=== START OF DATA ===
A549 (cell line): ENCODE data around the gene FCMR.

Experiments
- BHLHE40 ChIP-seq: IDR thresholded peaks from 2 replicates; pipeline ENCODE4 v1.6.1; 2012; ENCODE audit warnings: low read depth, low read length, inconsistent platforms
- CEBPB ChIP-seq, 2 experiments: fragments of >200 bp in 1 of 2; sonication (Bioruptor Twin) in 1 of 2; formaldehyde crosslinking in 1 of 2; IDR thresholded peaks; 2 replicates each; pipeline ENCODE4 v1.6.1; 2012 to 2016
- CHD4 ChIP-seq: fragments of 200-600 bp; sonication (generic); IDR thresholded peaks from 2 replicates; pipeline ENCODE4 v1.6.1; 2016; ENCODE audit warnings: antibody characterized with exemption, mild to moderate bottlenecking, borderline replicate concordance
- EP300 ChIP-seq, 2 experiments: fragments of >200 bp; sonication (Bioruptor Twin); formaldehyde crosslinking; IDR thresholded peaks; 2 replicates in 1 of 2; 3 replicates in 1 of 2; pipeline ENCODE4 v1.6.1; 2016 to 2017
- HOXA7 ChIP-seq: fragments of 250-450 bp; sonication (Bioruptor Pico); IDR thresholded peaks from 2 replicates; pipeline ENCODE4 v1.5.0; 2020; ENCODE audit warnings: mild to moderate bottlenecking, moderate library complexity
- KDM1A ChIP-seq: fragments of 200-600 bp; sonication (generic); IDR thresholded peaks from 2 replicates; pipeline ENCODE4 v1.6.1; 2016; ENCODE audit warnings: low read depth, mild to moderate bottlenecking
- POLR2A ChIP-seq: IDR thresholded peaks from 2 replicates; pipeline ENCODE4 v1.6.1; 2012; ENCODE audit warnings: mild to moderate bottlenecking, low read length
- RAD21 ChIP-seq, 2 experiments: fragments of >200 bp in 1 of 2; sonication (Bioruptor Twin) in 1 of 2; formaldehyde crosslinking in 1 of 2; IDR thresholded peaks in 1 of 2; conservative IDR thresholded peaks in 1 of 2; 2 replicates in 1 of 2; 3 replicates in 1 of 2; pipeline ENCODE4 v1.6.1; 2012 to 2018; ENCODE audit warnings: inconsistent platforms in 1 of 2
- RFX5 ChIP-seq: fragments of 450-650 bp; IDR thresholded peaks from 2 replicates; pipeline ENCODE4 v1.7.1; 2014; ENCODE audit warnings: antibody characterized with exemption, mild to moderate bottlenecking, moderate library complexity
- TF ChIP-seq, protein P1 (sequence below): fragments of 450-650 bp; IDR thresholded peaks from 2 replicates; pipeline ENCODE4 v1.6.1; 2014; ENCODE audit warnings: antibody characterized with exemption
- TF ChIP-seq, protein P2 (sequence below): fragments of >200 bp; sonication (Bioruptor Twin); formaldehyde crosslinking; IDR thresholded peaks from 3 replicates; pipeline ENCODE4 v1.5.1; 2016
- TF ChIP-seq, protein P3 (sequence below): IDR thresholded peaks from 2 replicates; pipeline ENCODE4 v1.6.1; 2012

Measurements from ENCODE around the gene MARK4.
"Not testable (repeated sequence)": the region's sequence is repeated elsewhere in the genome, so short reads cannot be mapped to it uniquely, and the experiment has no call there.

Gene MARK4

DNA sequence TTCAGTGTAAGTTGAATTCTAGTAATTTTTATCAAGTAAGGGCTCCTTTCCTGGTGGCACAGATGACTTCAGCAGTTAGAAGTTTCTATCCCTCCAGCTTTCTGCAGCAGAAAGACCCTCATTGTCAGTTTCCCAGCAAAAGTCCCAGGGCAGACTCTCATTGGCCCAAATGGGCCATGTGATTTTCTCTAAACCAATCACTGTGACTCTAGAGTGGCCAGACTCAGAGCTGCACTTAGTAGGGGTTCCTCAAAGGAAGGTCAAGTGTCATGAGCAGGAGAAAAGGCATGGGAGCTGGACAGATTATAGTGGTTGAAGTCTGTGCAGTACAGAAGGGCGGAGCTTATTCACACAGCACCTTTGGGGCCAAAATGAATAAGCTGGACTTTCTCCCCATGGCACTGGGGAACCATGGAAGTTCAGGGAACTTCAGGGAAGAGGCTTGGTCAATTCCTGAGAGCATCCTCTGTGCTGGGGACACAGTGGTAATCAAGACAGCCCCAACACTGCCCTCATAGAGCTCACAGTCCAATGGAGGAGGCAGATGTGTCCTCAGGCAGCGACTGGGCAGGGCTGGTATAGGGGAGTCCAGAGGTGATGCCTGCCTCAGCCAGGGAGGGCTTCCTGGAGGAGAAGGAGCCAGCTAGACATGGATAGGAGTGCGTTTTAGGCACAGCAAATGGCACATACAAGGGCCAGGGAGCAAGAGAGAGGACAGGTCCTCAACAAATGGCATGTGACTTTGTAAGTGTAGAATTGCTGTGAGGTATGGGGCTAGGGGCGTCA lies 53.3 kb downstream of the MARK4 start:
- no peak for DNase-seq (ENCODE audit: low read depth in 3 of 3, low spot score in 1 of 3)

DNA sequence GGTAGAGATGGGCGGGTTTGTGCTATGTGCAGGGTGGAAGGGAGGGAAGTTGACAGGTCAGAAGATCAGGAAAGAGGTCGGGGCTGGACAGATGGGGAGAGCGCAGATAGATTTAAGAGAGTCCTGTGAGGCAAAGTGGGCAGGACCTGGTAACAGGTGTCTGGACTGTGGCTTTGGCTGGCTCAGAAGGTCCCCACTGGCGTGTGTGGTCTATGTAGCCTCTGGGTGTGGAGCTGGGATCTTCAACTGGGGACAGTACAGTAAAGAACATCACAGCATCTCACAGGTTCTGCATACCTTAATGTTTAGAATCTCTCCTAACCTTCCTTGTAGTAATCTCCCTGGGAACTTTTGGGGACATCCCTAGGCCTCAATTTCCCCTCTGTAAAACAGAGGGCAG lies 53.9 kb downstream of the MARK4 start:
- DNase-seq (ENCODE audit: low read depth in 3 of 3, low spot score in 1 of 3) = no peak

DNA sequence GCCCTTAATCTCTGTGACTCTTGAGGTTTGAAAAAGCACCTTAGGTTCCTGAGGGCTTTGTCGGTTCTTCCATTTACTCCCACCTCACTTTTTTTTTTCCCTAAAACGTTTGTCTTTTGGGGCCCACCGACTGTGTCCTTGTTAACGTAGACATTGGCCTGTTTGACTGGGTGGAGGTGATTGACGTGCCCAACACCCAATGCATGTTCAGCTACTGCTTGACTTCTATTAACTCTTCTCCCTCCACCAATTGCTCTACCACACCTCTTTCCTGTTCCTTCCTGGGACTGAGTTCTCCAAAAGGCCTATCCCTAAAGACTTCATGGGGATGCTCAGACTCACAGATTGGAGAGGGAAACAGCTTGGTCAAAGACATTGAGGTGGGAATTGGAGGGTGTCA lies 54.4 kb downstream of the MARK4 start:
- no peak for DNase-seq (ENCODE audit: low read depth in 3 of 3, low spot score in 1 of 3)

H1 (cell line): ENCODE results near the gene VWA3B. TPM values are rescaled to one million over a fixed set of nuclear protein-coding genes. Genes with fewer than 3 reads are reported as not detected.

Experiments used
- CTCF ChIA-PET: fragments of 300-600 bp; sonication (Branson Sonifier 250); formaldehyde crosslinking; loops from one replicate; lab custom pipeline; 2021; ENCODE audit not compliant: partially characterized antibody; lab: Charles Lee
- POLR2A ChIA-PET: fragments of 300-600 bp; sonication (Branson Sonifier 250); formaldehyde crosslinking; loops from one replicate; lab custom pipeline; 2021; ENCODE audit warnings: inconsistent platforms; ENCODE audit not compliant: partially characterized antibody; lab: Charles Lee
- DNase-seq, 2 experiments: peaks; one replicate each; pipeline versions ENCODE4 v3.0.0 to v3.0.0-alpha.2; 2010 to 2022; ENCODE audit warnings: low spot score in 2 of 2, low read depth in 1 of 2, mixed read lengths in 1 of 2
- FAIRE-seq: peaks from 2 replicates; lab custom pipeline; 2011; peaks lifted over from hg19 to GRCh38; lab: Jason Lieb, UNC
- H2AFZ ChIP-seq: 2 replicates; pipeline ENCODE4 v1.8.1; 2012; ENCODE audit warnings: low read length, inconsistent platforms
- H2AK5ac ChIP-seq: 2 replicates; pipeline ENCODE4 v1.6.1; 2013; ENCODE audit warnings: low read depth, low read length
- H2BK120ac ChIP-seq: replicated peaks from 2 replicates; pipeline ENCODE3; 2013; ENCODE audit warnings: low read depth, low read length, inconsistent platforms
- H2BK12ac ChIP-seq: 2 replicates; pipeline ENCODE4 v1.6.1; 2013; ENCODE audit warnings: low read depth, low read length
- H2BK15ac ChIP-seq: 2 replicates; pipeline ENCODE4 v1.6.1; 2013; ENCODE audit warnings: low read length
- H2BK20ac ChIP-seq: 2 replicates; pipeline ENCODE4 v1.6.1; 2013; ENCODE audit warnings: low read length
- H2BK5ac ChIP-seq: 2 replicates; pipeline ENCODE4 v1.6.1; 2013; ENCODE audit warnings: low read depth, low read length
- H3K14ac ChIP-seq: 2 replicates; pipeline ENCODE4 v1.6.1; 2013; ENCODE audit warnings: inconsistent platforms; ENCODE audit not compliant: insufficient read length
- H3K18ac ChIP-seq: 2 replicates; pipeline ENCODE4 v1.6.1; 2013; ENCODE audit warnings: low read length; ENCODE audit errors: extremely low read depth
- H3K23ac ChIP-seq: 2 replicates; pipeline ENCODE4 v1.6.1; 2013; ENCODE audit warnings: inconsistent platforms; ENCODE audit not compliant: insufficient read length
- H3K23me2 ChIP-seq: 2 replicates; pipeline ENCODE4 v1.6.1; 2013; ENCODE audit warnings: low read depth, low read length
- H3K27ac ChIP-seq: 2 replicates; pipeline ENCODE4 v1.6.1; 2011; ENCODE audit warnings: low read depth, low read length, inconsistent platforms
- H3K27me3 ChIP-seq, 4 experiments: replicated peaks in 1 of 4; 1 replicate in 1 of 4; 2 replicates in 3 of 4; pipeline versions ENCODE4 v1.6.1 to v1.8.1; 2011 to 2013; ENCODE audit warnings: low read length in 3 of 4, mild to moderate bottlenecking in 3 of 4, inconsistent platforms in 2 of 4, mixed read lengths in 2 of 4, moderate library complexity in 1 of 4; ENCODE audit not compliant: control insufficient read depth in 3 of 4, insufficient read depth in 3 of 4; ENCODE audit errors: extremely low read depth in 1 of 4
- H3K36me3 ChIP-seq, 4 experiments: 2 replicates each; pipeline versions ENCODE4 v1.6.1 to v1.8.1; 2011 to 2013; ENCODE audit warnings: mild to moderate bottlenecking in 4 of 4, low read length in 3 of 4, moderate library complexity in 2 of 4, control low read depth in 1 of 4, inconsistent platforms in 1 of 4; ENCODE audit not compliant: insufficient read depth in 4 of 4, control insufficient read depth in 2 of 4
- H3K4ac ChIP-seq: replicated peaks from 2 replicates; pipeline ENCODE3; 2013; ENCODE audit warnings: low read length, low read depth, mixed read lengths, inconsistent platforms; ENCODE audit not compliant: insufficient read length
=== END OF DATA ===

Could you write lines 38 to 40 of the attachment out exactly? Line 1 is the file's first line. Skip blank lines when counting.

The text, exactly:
- H3K18ac ChIP-seq: 2 replicates; pipeline ENCODE4 v1.6.1; 2013; ENCODE audit warnings: low read length; ENCODE audit errors: extremely low read depth
- H3K23ac ChIP-seq: 2 replicates; pipeline ENCODE4 v1.6.1; 2013; ENCODE audit warnings: inconsistent platforms; ENCODE audit not compliant: insufficient read length
- H3K23me2 ChIP-seq: 2 replicates; pipeline ENCODE4 v1.6.1; 2013; ENCODE audit warnings: low read depth, low read length